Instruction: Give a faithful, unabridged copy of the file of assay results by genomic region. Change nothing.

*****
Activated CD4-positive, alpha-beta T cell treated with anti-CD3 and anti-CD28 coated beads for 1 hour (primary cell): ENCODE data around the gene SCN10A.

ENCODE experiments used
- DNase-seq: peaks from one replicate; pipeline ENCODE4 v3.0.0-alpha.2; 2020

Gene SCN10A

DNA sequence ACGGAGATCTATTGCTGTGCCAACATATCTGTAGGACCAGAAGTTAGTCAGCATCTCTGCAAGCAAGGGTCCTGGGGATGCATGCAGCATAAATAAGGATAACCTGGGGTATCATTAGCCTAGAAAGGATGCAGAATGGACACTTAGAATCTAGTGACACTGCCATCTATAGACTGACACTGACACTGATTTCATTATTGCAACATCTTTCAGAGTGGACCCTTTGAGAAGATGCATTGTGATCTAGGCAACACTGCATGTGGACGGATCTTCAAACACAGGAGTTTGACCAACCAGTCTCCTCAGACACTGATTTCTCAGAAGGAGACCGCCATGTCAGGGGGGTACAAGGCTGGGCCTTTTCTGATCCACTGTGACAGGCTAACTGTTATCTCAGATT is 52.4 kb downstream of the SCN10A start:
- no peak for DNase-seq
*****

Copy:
Activated CD4-positive, alpha-beta T cell treated with anti-CD3 and anti-CD28 coated beads for 1 hour (primary cell): ENCODE data around the gene SCN10A.

ENCODE experiments used
- DNase-seq: peaks from one replicate; pipeline ENCODE4 v3.0.0-alpha.2; 2020

Gene SCN10A

DNA sequence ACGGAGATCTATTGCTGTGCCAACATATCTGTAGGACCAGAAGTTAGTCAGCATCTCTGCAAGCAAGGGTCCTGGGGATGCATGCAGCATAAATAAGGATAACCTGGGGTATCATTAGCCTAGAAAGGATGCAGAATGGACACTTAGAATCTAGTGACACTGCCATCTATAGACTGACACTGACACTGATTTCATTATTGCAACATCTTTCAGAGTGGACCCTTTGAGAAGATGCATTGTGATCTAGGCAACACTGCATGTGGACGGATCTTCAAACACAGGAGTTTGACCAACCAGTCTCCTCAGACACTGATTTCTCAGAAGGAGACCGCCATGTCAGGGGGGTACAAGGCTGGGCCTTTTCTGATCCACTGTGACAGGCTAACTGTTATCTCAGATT is 52.4 kb downstream of the SCN10A start:
- no peak for DNase-seq